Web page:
At a time when several country artists are releasing double and triple albums, Jason Aldean says the inspiration for his tenth studio album, the 30-track Macon, Georgia, has more to do with rock n’ roll than following any trend.
He began working on the project in 2020, and took his cue from one of his favorite childhood albums, the Guns N’ Roses 1991 double album Use Your Illusion.
“When I think of double albums, I think of that record,” says Georgia native Aldean, seated in a chair at his management company’s Nashville offices. “Even if you look at like our album covers, it’s kind of similar to what GNR did on their record [1991’s Use Your Illusion I & II], the different-colored albums. I remember as a fan, getting both of those albums and listening to ’em, having all these really cool songs — and GNR only did that double album one time. That definitely had a part in it.”
Instead of dropping the entire 30-song album in one batch, he released the first half (Macon) in November and rolled out a mix of songs — rowdy rockers such as “Rock n’ Roll Cowboy” alongside the breakup ballads “Trouble With a Heartbreak” and “God Made Airplanes,” as well as the smoldering “My Weakness” — something he says falls in line with the shift in how fans consume music. The full set, named after his hometown, comes out Friday (April 22) on Macon Music/Broken Bow Records.
“They want music more often. They have access to so much music that they get an album all at once, then they burn through it in a couple of weeks and are like, ‘Well, what’s next?’ Or, by the time they get to track 30, they might not remember what track 10 was,” he reasons.
The lengthy tracklist also allows Aldean to check off several boxes, with the album serving as part live album, part greatest hits project. Tucked alongside 20 new songs are 10 live versions of previous hits, including “Take a Little Ride,” “She’s Country” and “My Kinda Party.”
“It was a way to incorporate all of those things into one, and do things a bit differently than everybody else,” Aldean says. The project also marks his tenth outing with longtime producer Michael Knox, whom he has worked with since his 2005 self-titled debut album.
“He was the one that found me, brought me to town, taught me everything about this business — he spent hours in the studio, working with me and teaching me things,” Aldean says. “At first, he was much more like a mentor, and now, he’s like a big brother and collaborator. I owe him a lot, because he took a chance on me and he hung with me when some of the other guys kind of got off the train when things weren’t so good. He stuck with me and rode it out, and I will forever be loyal to him. The fact that we’ve done so well makes it that much sweeter.”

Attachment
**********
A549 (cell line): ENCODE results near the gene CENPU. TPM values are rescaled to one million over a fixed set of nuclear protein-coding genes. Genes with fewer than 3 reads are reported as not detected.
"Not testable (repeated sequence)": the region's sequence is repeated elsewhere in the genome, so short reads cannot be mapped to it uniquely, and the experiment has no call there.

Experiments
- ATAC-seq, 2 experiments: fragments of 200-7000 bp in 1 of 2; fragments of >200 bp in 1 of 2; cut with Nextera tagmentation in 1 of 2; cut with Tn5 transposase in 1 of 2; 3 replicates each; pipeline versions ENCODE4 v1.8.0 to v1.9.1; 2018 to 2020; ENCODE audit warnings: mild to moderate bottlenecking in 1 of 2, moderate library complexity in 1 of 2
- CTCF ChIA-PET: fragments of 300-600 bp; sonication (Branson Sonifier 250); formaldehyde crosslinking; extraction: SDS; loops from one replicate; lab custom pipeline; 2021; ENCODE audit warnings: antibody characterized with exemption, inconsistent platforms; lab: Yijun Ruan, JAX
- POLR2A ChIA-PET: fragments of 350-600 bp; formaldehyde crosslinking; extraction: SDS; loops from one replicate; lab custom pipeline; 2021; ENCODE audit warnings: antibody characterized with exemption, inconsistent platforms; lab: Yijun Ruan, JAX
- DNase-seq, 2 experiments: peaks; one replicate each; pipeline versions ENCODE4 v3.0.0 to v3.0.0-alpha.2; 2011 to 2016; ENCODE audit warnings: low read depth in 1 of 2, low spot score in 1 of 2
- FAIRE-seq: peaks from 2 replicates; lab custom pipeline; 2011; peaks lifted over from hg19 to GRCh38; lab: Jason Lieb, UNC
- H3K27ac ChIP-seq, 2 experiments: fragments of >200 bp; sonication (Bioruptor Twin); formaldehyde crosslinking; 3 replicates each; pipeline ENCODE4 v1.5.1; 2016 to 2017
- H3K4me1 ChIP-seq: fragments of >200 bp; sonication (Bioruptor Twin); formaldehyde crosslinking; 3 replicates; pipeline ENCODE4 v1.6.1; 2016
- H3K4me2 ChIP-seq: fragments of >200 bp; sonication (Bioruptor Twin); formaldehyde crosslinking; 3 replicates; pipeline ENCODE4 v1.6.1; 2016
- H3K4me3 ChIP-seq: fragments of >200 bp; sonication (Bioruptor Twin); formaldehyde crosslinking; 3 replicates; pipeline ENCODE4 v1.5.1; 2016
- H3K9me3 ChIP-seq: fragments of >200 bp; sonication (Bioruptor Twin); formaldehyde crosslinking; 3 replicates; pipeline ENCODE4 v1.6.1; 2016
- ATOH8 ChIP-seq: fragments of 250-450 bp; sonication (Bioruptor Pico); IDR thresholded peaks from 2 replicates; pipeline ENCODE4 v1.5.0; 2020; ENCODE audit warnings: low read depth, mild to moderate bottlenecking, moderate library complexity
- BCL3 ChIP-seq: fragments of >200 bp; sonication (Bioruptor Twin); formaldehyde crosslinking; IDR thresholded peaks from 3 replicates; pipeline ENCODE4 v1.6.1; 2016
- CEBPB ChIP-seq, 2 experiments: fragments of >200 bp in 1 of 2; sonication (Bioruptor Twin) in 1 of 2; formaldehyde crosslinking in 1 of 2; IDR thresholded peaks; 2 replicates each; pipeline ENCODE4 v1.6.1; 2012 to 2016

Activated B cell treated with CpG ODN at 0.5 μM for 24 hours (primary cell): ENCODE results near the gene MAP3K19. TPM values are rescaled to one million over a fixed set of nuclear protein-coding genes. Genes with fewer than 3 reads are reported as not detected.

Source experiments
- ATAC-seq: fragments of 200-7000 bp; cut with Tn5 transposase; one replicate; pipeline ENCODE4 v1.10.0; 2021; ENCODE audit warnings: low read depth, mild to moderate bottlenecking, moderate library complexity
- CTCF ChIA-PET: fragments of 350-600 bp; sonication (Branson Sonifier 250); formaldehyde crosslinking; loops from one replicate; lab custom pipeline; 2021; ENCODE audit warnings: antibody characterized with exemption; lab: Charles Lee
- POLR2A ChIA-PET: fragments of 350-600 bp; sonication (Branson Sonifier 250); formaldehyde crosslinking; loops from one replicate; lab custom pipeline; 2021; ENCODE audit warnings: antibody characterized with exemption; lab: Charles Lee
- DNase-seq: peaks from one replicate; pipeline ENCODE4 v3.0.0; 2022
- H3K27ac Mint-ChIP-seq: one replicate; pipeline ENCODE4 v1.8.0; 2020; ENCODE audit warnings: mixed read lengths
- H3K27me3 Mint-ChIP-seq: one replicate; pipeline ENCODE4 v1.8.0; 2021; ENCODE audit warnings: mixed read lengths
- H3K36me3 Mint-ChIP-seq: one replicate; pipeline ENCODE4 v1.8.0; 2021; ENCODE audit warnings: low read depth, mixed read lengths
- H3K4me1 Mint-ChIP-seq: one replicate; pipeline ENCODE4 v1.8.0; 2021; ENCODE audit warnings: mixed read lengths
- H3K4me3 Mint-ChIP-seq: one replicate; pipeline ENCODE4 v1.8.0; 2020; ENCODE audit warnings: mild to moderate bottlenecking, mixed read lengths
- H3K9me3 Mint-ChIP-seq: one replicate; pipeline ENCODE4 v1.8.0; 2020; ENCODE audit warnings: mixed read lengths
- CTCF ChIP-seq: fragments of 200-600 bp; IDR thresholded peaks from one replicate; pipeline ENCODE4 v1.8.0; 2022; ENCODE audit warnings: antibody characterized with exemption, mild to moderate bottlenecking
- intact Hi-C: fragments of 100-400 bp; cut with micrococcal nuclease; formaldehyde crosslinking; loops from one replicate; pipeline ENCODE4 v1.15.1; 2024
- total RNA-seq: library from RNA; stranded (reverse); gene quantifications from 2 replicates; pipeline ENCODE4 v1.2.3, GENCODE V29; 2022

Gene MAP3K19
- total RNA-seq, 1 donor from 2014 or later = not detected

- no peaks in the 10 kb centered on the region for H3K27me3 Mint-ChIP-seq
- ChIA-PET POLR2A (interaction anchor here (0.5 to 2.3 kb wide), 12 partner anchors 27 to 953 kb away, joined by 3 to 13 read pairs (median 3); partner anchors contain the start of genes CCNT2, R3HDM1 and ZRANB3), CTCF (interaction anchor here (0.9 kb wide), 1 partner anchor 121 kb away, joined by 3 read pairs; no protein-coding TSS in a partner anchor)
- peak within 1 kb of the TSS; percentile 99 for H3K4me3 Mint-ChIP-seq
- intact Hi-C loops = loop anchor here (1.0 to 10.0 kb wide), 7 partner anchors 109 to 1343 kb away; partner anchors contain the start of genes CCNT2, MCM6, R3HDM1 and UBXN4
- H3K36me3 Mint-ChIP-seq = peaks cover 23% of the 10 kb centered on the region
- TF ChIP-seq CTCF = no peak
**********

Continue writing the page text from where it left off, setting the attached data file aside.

Aldean has a track record of success with duets, notching chart leaders including “Don’t You Wanna Stay” with Kelly Clarkson, “Drowns The Whiskey” with Miranda Lambert, and “The Only Way I Know” with Luke Bryan and Eric Church. He recently added to that tally with the three-week No. 1 Billboard Country Airplay hit “If I Didn’t Love You” with Carrie Underwood. The song also earned a Grammy nomination, and ACM Award and CMT Music Awards wins, and is nominated for top country song at the Billboard Music Awards on May 15.
“When I heard that song, I felt like there was something different,” he says. “That one was undeniable. My biggest concern was if we could get [Carrie] on the song. You never know if she’s getting ready to drop a new single or album, and that gets hung up sometimes between labels. It just came along at the right time. And she, of course, knocked it out of the park.”
Elsewhere, the sweetly sentimental “Your Mama,” penned by Troy Verges, Ben West, Josh Miller and Florida Georgia Line’s Tyler Hubbard, is one Aldean calls “so outta left field for me, something I would typically never in a million years cut.
“I really just wanted to record it for my son,” continues Aldean, who shares two young children with his second wife Brittany Aldean. “It’s probably the most personal thing I’ve ever done on a record. I’ve had this song for a few years and kept going back and forth on whether to record it. But with this double album, it was the perfect time to put it out there.”
Aldean will have plenty of opportunities to perform songs from his new set starting in July, when he launches his Rock N’ Roll Cowboy Tour, with openers Gabby Barrett, John Morgan and DJ Silver. Aldean’s raucous live shows have thrice earned him the Academy of Country Music’s entertainer of the year honor, and in 2019, he earned the Academy of Country Music’s Dick Clark artist of the decade award. Along the way, he’s also picked some stellar openers who have gone on to become headliners themselves, such as Kane Brown, Bryan, Church, Florida Georgia Line and more.